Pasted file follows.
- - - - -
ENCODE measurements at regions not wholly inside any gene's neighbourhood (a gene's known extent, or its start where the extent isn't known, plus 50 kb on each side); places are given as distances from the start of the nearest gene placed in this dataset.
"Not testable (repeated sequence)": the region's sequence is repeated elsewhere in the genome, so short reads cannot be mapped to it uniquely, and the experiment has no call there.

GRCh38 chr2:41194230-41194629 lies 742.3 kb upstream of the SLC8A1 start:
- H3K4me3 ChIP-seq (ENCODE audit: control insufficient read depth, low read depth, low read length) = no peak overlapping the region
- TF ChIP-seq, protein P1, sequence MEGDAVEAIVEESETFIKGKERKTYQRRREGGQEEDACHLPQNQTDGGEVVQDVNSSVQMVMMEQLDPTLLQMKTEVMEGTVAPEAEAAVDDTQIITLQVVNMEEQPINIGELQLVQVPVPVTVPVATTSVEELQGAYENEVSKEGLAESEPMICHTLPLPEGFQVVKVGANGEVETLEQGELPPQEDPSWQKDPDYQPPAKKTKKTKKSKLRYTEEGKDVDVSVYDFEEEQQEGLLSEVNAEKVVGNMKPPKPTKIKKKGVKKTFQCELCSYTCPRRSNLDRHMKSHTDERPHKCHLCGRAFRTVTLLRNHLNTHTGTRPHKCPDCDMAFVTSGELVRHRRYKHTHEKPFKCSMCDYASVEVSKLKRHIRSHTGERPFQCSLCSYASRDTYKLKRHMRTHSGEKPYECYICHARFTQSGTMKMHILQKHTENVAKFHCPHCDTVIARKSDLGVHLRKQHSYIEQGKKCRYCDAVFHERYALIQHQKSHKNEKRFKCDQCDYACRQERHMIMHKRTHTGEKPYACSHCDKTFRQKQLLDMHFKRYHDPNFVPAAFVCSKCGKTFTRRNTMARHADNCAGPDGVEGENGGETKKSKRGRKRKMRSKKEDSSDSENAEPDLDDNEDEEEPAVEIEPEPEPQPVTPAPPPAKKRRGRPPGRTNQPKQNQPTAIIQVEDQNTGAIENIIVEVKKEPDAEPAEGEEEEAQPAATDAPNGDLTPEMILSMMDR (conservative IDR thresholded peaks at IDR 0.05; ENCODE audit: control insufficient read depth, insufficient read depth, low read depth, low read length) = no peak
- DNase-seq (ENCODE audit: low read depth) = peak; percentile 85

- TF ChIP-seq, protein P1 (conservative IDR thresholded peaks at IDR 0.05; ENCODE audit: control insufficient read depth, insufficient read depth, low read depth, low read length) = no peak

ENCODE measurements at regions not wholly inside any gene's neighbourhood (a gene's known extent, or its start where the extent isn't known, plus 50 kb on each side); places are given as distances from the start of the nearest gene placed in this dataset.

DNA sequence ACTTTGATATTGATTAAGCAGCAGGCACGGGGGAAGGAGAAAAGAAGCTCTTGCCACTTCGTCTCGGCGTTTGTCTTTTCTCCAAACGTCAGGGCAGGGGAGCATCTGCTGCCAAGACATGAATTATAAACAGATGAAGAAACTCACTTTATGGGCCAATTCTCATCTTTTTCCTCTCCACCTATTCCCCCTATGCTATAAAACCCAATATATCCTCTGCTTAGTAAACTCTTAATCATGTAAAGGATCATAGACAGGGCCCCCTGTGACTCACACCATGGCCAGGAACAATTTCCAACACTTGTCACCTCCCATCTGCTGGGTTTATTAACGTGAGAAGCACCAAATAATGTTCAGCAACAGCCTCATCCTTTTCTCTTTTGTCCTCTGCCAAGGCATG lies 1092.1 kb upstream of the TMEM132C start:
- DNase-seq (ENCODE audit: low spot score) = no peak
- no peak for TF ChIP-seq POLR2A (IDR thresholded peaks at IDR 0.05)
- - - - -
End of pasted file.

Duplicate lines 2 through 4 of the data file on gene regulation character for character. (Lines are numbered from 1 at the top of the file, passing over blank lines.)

"Not testable (repeated sequence)": the region's sequence is repeated elsewhere in the genome, so short reads cannot be mapped to it uniquely, and the experiment has no call there.

GRCh38 chr2:41194230-41194629 lies 742.3 kb upstream of the SLC8A1 start:
- H3K4me3 ChIP-seq (ENCODE audit: control insufficient read depth, low read depth, low read length) = no peak overlapping the region